Johnson Obalim, a farmer in Oroko village, Palaro Sub-county, one of the areas that registered poor harvest due to prolonged dry spell says he isn’t interested in farming this season because of the losses he suffered previously.
Rainfall in Gulu City. Photo Julius Ocungi
A section of farmers in the Acholi Sub-region has opted not
to tilt their gardens this second farming season over the uncertainty of the
The long dry spell experienced in the first farming season left many farming
activities within the region greatly affected with many farmers registering
very poor harvests. Although rainfall returned this second season, with many
farmers hopeful to compensate for their earlier losses, some farmers are
hesitant to return to their gardens fearing a repeat of the harsh weather.
Johnson Obalim, a farmer in Oroko village, Palaro Sub-county, one of the areas
that registered poor harvest due to prolonged dry spell says he is not
interested in farming this season because of the losses he suffered previously.
Obalim says he lost two acres of beans in the first farming season after
injecting shillings 350,000 in plowing, labor and planting materials, and
“What I predict is that the rainfall won’t last, as a farmer I got assurance
from weather experts that it would rain in the first farming season but the
prediction turned out to be the contrary. I am waiting for next year,” Obalim
told Uganda Radio Network on Thursday.
Obalim notes that he has instead invested in livestock and poultry which are
not easily affected by the weather changes.
James Lalobo, another farmer in Agung Village in Anaka Sub-county, Nwoya
District says he is yet undecided on growing crops this season. Lalobo says he
lost crops in the first farming season due to the dry spell. He notes that the
challenge has been compounded by the invasion of stray elephants from Murchison
Falls National Park that have been destroying their crops over the years.
“Up to now, I have opened my farmland, I am really not sure
whether I will grow crops given my experience early this year. It’s not
profitable to grow crops and lose it all because of lack of rain or elephants,”
Lalobo anticipates next year will be a good period for him to grow crops
But Gulu District Production officer Jackson Lakor says the weather forecast
points to a reliable rainfall until November which is good for farming.
He says farmers shouldn’t be discouraged but instead utilize
this season to compensate for their losses in the first farming season.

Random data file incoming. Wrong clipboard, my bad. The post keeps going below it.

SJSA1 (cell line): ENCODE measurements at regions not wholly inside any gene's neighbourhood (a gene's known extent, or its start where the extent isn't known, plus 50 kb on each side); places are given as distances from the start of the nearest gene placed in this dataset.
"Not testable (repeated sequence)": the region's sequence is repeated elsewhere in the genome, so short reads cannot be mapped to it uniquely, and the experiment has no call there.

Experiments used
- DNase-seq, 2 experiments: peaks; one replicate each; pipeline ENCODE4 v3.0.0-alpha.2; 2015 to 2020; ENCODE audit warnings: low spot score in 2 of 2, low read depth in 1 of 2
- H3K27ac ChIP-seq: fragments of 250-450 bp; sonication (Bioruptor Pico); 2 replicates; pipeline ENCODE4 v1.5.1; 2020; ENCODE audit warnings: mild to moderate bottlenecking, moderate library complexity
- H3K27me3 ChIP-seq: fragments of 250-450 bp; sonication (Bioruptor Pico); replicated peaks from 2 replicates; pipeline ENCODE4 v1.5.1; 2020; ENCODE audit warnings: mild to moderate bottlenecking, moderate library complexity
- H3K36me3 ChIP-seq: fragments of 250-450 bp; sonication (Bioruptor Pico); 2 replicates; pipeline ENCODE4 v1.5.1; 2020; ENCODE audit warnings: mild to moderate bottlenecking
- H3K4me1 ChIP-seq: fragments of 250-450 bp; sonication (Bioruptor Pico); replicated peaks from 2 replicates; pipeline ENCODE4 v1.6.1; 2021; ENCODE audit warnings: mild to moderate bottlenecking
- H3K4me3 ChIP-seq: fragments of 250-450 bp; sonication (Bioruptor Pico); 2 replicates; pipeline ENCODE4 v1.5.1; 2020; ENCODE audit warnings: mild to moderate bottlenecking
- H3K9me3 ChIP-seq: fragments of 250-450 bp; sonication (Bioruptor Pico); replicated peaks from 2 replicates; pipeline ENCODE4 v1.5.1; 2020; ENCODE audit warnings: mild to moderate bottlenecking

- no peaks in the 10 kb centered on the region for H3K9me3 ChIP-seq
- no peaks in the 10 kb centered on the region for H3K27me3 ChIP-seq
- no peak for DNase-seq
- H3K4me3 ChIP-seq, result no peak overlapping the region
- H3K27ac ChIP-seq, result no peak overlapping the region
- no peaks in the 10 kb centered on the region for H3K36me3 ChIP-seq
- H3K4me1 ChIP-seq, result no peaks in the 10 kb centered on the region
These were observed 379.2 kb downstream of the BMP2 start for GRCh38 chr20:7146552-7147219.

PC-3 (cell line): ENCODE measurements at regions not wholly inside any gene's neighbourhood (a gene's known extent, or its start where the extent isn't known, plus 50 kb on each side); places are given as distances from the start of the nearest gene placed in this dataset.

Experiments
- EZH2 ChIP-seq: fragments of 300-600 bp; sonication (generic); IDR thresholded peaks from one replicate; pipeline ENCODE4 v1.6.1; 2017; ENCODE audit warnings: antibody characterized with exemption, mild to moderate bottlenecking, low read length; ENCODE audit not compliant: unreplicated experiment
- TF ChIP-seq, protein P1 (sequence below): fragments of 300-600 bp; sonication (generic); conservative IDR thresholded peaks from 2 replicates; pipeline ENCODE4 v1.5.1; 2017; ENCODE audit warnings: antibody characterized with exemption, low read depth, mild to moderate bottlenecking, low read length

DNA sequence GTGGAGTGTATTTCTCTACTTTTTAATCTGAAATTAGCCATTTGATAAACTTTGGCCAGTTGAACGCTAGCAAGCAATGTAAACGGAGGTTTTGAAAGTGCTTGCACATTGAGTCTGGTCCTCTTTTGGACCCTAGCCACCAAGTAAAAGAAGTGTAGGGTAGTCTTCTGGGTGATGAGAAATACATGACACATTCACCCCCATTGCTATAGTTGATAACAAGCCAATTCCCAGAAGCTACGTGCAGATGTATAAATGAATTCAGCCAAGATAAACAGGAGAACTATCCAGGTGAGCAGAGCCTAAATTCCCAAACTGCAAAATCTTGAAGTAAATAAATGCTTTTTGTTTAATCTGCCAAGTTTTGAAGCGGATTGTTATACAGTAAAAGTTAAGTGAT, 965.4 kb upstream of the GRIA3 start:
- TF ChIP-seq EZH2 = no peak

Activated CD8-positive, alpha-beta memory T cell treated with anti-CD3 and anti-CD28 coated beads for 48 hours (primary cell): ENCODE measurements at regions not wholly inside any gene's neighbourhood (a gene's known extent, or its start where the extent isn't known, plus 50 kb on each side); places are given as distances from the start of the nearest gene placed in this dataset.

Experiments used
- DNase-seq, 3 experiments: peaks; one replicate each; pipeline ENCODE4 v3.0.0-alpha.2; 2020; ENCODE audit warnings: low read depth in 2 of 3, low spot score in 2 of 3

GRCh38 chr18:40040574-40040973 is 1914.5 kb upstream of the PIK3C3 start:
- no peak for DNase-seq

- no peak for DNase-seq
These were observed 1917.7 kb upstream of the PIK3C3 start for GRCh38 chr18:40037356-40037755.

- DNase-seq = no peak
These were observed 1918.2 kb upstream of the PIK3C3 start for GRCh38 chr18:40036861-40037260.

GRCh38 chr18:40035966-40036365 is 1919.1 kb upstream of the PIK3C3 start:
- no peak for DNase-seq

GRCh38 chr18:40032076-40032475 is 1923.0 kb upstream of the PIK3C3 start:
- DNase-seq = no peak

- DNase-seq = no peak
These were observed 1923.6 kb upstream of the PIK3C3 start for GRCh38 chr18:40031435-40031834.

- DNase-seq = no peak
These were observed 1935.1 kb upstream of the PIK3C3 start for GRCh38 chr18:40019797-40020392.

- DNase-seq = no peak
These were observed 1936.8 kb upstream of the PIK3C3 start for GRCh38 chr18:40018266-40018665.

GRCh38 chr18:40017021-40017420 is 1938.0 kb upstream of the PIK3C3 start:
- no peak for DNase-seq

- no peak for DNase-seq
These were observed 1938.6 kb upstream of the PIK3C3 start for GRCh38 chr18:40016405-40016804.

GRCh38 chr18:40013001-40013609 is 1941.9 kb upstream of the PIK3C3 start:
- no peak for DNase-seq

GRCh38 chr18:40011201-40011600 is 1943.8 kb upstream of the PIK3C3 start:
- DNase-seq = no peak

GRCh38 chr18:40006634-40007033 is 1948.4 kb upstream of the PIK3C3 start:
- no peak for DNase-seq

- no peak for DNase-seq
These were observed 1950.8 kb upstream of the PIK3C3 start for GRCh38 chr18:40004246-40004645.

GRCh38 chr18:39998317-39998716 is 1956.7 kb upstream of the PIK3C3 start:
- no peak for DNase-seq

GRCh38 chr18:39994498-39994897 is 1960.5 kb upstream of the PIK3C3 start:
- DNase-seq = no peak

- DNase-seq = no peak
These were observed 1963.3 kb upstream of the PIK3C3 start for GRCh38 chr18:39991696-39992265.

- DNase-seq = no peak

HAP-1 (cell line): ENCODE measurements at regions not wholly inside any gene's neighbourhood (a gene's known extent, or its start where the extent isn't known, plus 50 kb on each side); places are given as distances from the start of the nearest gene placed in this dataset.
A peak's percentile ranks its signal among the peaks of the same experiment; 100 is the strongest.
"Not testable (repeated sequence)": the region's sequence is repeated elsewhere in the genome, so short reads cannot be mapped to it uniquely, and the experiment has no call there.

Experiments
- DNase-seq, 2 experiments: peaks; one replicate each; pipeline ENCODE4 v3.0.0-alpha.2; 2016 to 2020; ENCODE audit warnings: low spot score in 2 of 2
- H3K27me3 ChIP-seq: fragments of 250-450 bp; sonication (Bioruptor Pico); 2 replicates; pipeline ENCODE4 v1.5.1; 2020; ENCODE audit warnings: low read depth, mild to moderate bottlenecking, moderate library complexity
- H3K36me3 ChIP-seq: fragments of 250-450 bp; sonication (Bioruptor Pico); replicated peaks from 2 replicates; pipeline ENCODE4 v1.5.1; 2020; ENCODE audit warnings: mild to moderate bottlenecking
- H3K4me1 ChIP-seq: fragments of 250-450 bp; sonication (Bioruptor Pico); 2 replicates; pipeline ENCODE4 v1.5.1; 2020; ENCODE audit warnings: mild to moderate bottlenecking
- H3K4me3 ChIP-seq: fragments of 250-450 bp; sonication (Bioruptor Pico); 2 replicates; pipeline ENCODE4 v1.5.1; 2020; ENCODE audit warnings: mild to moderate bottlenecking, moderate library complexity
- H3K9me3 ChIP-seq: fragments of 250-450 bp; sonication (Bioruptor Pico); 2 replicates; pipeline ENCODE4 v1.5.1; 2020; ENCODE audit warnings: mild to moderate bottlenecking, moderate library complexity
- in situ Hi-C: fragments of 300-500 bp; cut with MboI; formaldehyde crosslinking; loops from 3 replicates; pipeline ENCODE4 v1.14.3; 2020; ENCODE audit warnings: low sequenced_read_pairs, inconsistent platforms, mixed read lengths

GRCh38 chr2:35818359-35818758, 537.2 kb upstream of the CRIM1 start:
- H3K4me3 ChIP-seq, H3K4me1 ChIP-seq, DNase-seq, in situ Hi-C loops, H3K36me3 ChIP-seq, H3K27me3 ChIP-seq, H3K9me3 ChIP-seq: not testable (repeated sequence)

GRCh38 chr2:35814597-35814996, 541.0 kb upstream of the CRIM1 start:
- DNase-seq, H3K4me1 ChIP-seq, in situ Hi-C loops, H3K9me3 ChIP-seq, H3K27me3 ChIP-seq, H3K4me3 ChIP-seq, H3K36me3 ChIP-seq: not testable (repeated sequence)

Some of the farmers however faulted the weather forecast reports issued by
Uganda National Meteorological Authority (UNMA) which were unreliable.
George Ocan, a farmer in Rwot Obilo Village in Owor
Sub-county, Gulu District says that he received the three-month weather
forecast from UNMA indicating good rainfall in the months of May, June, and July,
but the prediction was inaccurate. He says the month of June and July was the
driest in the region yet he had planted crops following the forecast.
William George Omony, the Manager of Forecasting services at Uganda National
Meteorological Authority (UNMA) however says most farmers don’t follow their
monthly forecast updates leaving them unable to know changes in
He says whereas UNMA issues a three-month weather forecast, the same authority
also comes out with monthly updates whenever it detects changes in the rainfall
According to Omony, although the months of June and July, with some early days
of August being characterized by no rainfall, rainfall is expected to be
reliable up to the end of August this year.
He says UNMA is working on the weather forecast for
September, October, and November this year but advised farmers to take
advantage of the current rain to plant crops.
“It’s true the month of June and July was one of the worst months in Northern
Uganda characterized by very minimal and largely no rainfall. We are
encouraging farmers however to plant their crops at the moment because we
expect enough rainfall till the end of this month,” says Omony.
According to the Weather forecast issued by UNMA in May, persistent rains are
expected to develop and continue until the end of August with a high likelihood
of near normal (average) rainfall with a high tendency of above normal rainfall
over the region.
Bureau Chief, West Acholi